WINSTON-SALEM, N.C. -- The weather may just be warming up in the Piedmont, but vector control experts in Forsyth County have been treating for mosquitos since February.
Because of statewide budget cuts, few counties maintain full-fledged mosquito control programs. Forsyth County’s Department of Public Health has continued investing in its program because knowing about local mosquitos is extremely important for public health.
Ryan Harrison runs the Vector Control program in Forsyth County and said mosquito larvae can live through the cold weather and even for many years.
“We get out and get down on these floodplains with these backpack blowers and we’re able to distribute our larvacides,” Harrison explained.
They don’t just treat for mosquitos; they also trap them.
“We separate these mosquitos out by species, and we send them to the state lab.”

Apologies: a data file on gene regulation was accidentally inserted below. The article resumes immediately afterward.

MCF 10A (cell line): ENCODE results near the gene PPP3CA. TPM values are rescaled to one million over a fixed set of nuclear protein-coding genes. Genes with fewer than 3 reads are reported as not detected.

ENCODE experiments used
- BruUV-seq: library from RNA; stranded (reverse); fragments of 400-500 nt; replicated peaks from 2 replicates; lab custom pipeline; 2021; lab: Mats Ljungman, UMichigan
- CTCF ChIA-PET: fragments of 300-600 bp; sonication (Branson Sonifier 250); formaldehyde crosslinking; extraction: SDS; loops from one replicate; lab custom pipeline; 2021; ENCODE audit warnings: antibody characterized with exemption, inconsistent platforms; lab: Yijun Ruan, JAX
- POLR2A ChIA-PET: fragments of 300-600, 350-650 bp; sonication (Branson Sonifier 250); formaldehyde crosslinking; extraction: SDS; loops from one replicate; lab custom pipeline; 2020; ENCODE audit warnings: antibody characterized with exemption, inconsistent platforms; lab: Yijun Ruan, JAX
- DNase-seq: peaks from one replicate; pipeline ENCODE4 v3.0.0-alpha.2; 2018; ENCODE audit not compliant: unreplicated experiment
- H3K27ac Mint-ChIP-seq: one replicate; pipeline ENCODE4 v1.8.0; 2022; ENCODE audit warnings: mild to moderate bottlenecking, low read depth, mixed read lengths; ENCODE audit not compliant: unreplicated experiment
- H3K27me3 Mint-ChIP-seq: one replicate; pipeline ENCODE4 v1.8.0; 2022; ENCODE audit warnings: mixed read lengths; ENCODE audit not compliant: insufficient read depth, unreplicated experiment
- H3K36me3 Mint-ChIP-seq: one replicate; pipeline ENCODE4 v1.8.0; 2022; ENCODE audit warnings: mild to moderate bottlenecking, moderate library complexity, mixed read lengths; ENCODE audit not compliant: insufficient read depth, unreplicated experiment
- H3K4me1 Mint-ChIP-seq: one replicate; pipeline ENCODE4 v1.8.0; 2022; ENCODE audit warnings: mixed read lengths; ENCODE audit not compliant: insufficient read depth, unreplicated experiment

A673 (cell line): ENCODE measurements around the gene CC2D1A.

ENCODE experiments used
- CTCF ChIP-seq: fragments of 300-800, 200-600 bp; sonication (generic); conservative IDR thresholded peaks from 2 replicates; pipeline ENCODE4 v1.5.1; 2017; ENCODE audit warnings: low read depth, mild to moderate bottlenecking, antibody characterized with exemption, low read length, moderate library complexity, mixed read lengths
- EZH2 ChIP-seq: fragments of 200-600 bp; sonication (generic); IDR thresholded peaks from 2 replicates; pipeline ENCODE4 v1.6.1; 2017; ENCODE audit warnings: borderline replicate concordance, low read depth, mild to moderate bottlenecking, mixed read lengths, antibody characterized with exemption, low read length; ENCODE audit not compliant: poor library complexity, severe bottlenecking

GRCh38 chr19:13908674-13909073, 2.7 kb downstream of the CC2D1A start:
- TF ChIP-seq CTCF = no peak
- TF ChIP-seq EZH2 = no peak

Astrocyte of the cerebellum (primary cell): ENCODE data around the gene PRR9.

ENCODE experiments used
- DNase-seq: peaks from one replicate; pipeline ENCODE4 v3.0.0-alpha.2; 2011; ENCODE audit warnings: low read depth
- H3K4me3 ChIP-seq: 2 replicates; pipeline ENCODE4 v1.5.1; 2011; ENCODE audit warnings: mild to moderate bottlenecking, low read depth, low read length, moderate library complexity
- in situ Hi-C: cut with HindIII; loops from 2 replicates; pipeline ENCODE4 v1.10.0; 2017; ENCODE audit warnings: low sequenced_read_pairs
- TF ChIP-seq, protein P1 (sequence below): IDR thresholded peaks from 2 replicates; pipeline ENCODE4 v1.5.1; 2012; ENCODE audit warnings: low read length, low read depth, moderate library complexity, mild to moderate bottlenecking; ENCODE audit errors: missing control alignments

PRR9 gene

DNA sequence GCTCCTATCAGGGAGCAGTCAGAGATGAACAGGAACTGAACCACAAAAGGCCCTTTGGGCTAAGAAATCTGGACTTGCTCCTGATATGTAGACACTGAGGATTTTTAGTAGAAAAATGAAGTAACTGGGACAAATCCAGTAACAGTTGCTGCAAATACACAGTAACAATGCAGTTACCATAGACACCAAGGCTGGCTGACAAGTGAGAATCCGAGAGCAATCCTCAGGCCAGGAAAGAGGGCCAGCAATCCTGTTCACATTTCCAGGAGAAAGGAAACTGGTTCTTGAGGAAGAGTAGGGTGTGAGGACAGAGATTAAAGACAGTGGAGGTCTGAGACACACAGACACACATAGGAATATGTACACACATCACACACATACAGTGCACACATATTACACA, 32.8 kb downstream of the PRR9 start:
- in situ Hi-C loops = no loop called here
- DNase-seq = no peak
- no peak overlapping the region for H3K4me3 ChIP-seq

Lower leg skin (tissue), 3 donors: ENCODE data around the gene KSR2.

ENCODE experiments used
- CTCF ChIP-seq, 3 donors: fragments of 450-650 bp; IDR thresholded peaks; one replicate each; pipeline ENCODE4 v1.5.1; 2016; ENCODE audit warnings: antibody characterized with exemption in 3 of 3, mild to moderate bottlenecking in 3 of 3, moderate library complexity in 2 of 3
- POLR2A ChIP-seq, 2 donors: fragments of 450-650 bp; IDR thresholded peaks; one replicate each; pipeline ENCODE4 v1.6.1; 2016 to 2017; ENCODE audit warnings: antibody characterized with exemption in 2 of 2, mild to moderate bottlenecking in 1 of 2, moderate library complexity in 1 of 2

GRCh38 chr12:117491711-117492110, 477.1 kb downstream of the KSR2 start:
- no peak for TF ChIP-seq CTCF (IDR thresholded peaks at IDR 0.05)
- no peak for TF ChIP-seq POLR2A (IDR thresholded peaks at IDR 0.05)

Samples are tested for viruses like West Nile.
Right now experts are worried about one particular virus that has not yet hit the United States but is getting closer.
“This virus is called Chikungunya virus. It’s transmitted by our most common species [of mosquito] here in the Piedmont. Since December, it’s just moving at lightning speed through the Caribbean islands.”
Chikungunya virus causes high fever along with severe muscle and joint pain, and there’s no vaccine,” Harrison said. “It’s not usually fatal, but other mosquito-transmitted diseases certainly can be.
“Sometimes it’s just a matter of wearing some good mosquito repellent. Can save your life,” Harrison pointed out.